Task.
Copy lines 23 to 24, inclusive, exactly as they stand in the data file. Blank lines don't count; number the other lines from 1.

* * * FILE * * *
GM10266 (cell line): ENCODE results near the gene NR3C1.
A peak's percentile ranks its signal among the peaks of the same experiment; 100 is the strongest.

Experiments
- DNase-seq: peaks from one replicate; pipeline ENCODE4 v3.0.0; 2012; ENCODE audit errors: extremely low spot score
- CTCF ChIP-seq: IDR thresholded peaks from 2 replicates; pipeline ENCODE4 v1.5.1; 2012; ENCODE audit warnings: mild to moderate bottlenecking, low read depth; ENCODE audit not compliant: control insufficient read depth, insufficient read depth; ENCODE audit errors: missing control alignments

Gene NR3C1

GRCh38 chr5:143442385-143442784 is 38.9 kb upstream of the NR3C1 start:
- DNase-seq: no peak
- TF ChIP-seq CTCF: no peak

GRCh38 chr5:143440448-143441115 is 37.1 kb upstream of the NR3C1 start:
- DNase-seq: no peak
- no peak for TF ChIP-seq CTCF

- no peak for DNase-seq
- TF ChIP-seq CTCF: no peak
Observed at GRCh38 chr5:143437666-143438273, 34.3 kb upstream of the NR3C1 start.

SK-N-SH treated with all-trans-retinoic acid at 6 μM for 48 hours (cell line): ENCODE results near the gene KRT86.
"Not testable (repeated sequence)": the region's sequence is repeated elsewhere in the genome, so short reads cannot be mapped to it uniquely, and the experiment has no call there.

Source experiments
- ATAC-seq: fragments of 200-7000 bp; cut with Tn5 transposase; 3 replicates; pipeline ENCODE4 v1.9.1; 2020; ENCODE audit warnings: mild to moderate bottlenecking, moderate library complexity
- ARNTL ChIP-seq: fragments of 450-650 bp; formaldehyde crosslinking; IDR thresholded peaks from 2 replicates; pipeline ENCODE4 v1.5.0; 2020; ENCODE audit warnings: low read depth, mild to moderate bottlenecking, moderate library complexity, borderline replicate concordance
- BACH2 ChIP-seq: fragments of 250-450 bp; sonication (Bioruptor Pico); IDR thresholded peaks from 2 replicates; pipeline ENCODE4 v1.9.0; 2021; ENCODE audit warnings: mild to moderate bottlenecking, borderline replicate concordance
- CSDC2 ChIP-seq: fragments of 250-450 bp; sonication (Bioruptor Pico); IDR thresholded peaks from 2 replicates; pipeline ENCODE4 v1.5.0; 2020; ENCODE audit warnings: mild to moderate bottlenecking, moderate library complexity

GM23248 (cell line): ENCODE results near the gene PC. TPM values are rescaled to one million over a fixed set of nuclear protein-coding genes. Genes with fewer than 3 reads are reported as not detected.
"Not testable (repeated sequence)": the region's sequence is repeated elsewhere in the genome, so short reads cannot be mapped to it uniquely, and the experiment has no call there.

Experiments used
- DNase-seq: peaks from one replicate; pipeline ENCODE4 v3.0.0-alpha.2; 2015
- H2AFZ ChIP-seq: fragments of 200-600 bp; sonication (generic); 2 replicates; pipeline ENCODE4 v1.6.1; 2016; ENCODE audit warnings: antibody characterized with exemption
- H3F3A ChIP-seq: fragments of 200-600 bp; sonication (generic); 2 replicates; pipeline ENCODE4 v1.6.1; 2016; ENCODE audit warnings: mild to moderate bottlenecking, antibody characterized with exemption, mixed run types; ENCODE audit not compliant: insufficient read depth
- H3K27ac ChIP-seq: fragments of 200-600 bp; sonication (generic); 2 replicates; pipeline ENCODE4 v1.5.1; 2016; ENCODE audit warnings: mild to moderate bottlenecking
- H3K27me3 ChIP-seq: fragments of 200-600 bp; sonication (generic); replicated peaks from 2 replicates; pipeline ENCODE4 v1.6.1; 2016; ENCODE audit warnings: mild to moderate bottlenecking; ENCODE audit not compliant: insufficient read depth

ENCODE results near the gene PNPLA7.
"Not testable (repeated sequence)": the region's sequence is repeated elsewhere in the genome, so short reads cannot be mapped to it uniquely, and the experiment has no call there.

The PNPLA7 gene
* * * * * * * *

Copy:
GM23248 (cell line): ENCODE results near the gene PC. TPM values are rescaled to one million over a fixed set of nuclear protein-coding genes. Genes with fewer than 3 reads are reported as not detected.
"Not testable (repeated sequence)": the region's sequence is repeated elsewhere in the genome, so short reads cannot be mapped to it uniquely, and the experiment has no call there.